Stamkos: He’s a big part of this core, in my opinion. Again, he’s a guy that took a big step forward last year in the playoffs, improved it this year with the play that he had. Hopefully he can continue that. He just has that ability to be a game-breaker. Not too many teams have multiple guys on the ice that can do that and I think we’re one of the lucky few that does.

Question: Steve, after all you’ve been through physically the last few years, has it been tough to stay positive?

Stamkos: Well there’s certain times that it’s tough. You go through your career and you don’t envision these things happening. You don’t expect them to, but they happen.  It’s nine years in the league for me now. Your first five or six years you go through scot-free and you think, “Okay, this is great. You’re never going to get hurt. You’re never going to have to deal with that stuff.” But when you go through it, it’s definitely frustrating.

I’ve been hit pretty hard the last couple of years with the two injuries [broken tibia in 2014; torn meniscus in 2016] and then the medical condition [vascular thoracic outlet syndrome in 2016] there. It’s frustrating. You hope that this is the end. I mean, things happen in three’s. Hopefully that’s it. I’m sick of not being able to be out on the ice with the guys.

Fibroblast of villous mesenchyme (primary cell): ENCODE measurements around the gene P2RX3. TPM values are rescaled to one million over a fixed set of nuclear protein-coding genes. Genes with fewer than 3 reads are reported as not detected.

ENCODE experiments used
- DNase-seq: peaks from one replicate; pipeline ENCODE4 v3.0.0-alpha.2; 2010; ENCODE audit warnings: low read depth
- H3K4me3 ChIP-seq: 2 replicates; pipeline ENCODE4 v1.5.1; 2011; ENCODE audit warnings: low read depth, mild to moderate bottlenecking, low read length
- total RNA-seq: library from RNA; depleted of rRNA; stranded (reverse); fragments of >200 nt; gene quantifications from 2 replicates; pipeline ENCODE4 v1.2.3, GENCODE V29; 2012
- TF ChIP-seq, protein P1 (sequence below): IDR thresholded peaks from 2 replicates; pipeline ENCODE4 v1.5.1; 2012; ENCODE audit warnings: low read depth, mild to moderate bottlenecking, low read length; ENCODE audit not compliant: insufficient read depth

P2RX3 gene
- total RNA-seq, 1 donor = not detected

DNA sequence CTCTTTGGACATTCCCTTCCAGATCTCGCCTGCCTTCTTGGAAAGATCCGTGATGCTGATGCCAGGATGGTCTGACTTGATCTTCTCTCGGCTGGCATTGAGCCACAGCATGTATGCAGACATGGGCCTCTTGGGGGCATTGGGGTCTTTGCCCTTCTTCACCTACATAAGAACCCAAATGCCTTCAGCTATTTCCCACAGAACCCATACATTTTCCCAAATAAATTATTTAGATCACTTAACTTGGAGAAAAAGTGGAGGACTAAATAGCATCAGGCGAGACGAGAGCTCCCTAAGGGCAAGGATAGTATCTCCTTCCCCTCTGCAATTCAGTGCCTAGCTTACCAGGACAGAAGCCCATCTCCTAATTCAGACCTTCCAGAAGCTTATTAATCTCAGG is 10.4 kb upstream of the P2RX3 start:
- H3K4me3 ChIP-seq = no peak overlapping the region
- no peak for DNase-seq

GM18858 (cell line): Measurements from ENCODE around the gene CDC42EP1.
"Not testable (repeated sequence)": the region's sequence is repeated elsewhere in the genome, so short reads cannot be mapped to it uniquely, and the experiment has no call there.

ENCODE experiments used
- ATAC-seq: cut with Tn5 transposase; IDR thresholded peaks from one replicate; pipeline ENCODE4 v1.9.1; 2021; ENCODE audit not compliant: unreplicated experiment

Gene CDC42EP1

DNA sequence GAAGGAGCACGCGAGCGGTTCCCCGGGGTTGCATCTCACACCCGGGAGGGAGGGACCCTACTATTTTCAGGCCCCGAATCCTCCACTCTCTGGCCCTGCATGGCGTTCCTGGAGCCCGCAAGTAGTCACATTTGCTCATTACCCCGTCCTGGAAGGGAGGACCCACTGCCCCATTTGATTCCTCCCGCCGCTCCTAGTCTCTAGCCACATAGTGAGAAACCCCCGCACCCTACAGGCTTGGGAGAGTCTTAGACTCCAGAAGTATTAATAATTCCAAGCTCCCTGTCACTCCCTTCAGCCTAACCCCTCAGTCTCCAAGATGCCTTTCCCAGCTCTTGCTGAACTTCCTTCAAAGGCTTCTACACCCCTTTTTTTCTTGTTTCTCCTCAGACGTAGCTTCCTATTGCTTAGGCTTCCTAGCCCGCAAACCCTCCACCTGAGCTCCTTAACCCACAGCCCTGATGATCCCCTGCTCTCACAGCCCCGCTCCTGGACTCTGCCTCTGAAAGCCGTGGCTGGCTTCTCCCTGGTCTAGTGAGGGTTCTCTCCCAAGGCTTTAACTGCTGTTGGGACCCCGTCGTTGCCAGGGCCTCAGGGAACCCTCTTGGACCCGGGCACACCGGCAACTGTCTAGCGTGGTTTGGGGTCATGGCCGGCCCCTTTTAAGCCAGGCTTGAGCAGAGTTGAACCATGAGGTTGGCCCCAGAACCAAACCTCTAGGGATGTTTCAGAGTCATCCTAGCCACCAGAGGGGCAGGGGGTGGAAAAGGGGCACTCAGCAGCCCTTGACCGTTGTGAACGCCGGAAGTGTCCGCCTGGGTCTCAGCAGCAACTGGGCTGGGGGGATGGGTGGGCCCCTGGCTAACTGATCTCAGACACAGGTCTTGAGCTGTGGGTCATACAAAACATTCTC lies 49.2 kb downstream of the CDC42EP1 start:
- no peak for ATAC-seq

You do learn a lot about yourself, your mental toughness when you go through something like this. To rehab and come back, there’s nothing tougher than having to do that. The easy part is playing the game. You’d love to never have to deal with anything. You come to the rink and you put the work in and you play. That’s the fun part. I want to get back to that after this summer. Like I said, training and some more rehab, that I can get back to where I was before the injury.